California Housing Woes Accelerate in March
Plus I live here and I would like to buy a house.
Today we have the March sales figures. It’s very hard to extrapolate much about price trends because sales volume is so low. Menlo Park had only 5 home sales and the median price fell 50% since last year. It’s probably not safe to apply that to all of Menlo Park going forward.
Where we do have volume, the trends are falling prices in the blue collar towns (San Bruno, Daly City, South San Francisco) and stable prices in wealthier towns (San Francisco, San Mateo, Mountain View).
The crumbling price effect is getting closer and closer to prime Bay Area territory. These aren’t towns on the margins where it’s an hour to drive to San Francisco. Daly City is less than 10 miles away.
Also, Silicon Valley areas are showing similar signs of stratification. San Jose & Santa Clara are very down while wealthier areas like Cupertino, Mountain View, & Sunnyvale are doing very well: up 15%+. Again, looking only at the towns with high sales volumes.
It’s becoming like an oasis where towns like Palo Alto and Cupertino anchor thrive but the next-door neighbors are crashing. I think that will remain the case for at least a year, but then major wealthy areas like Palo Alto will come down as well. Why? It’s not a coincidence that higher foreclosure rates, falling prices, and big housing developments are all in the same cities. Palo Alto did not have big blocks of homes thrown up the way Santa Clara and San Jose did.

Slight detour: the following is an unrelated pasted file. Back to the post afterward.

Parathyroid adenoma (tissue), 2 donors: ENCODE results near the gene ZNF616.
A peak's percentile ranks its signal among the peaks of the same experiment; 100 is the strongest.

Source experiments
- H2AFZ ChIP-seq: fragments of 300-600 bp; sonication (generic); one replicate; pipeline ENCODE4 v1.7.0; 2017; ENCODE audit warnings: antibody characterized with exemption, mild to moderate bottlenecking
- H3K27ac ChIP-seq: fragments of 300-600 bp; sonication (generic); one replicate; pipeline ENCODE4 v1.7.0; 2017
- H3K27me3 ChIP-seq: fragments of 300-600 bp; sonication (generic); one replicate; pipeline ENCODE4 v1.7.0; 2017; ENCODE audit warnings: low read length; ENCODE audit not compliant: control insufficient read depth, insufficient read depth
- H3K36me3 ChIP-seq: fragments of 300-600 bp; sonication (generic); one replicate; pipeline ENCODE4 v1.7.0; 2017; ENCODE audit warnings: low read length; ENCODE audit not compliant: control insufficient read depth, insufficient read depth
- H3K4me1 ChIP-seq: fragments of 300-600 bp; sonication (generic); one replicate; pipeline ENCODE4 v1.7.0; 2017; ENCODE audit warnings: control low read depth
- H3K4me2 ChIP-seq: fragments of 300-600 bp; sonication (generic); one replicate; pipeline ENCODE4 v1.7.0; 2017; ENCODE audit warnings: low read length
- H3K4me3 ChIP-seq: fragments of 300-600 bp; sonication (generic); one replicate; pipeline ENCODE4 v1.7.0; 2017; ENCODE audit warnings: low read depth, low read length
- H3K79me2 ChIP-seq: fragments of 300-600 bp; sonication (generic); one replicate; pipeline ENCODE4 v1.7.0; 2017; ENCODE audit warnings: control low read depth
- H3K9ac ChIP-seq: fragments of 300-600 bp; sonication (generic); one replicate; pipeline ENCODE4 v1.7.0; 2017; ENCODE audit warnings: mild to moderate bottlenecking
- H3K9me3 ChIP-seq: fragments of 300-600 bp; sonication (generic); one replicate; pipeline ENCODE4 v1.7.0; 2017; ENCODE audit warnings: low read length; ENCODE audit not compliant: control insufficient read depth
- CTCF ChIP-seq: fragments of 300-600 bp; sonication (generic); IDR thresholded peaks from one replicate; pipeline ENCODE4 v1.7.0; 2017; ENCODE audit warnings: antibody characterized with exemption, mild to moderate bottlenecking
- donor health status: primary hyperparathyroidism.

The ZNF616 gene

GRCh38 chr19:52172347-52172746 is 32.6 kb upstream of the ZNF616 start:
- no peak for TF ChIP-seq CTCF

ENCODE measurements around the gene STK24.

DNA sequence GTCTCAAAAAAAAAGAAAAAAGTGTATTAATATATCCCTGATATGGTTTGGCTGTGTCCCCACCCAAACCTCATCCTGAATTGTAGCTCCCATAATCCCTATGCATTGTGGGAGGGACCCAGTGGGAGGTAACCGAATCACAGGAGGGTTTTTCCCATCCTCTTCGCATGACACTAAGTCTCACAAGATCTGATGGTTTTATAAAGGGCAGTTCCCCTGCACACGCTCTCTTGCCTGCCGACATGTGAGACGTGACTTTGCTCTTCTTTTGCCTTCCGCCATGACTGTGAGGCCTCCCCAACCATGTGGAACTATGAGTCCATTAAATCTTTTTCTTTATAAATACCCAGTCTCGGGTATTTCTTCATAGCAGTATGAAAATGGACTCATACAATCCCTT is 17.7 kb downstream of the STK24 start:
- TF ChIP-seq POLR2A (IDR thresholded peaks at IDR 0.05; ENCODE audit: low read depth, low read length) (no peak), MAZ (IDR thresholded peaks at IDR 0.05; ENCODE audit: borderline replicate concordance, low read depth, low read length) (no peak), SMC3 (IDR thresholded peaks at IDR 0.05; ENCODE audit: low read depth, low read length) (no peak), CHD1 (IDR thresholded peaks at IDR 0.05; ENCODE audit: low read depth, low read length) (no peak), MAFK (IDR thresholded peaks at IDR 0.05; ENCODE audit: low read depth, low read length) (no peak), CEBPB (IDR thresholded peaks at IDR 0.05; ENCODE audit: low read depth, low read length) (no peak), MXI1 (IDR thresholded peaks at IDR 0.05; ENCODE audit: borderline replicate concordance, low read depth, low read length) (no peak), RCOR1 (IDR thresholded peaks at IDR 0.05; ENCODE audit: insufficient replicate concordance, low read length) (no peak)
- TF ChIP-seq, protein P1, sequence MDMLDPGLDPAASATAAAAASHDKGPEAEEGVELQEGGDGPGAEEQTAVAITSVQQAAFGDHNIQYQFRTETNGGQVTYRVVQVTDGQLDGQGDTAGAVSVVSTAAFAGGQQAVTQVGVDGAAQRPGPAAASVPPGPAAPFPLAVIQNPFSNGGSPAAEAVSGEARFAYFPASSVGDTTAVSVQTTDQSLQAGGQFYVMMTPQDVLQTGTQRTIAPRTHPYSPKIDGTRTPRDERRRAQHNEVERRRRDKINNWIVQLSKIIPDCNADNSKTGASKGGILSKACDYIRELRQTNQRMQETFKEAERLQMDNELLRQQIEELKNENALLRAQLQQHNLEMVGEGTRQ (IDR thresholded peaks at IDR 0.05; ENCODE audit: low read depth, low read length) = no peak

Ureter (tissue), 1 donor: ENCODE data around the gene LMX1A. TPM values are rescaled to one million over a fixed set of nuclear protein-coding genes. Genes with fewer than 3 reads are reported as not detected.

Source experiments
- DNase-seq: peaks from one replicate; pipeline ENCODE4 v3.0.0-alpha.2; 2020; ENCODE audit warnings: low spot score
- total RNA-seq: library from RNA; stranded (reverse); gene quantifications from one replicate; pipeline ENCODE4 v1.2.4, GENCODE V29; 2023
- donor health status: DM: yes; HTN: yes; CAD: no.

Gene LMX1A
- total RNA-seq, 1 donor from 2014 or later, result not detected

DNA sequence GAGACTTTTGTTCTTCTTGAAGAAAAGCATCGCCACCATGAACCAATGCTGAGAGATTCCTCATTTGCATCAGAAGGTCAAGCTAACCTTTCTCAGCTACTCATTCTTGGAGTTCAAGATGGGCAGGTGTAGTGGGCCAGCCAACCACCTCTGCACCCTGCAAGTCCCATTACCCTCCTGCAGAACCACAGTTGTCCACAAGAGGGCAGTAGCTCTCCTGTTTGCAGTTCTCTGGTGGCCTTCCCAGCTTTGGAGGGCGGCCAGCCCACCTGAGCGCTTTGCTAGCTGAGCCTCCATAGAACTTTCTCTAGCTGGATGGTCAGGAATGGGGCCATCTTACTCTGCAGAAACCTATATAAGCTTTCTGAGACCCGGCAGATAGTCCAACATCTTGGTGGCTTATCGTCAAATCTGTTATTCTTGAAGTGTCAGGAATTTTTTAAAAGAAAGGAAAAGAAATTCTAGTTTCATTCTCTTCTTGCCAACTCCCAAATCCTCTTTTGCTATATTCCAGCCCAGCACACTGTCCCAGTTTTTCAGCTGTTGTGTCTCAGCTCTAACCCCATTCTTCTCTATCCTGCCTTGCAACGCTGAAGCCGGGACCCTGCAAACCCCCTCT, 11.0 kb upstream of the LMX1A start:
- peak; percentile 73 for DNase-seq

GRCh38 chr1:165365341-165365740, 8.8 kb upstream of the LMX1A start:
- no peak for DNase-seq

For example, this is the Santa Clara Notice of defaults:
Q1 2007 1,056
Q4 2007 2,162
Q1 2008 3,074
It took almost a year for the NODs to grow by ~1,000 homes. It took 3 months for them to grow another 1,000.
Those trends are similar across California: up 39% from Q1 2007 to Q42007 and then up 141% from Q4 2007 to Q1 2008. Almost 114K homes in the last quarter began the NOD process. The NOD is the last step before foreclosure and it is an indicator of what to expect. Critically, the rate of conversion from NOD to actual foreclosure has shot up from ~50% to ~70% in 1 year. Which is easy to understand if housing prices dropped 20% in 1 year.
Consider the tax revenue implications. Out of 35 counties, only 1 had positive increase in sales prices: San Francisco with 0.67% change in the median price. Most of the others had at least a 20% drop. California depends on property taxes and that base will shrink, especially as current homeowners ask for re-appraisals to lower tax exposure.
Consider the consumer spending implications. Lower home prices reduce everyone’s home equity, which in turn spurs banks to cut back home equity lines. No more borrowing against the house for home improvements, new cars, etc. I don’t see much impact on consumer spending by those under foreclosure – they have been stretched tight for a while already.
For the State and the individual, borrowing is no longer the route to living a lifestyle. The return to affordability will be refreshing but will also crush everyone in the consumer world. Do-it-yourself courses will probably come back into fashion (Learning Annex courses on gardening, clothes-making and so forth).
A decline in prices will lead to a decline in prices.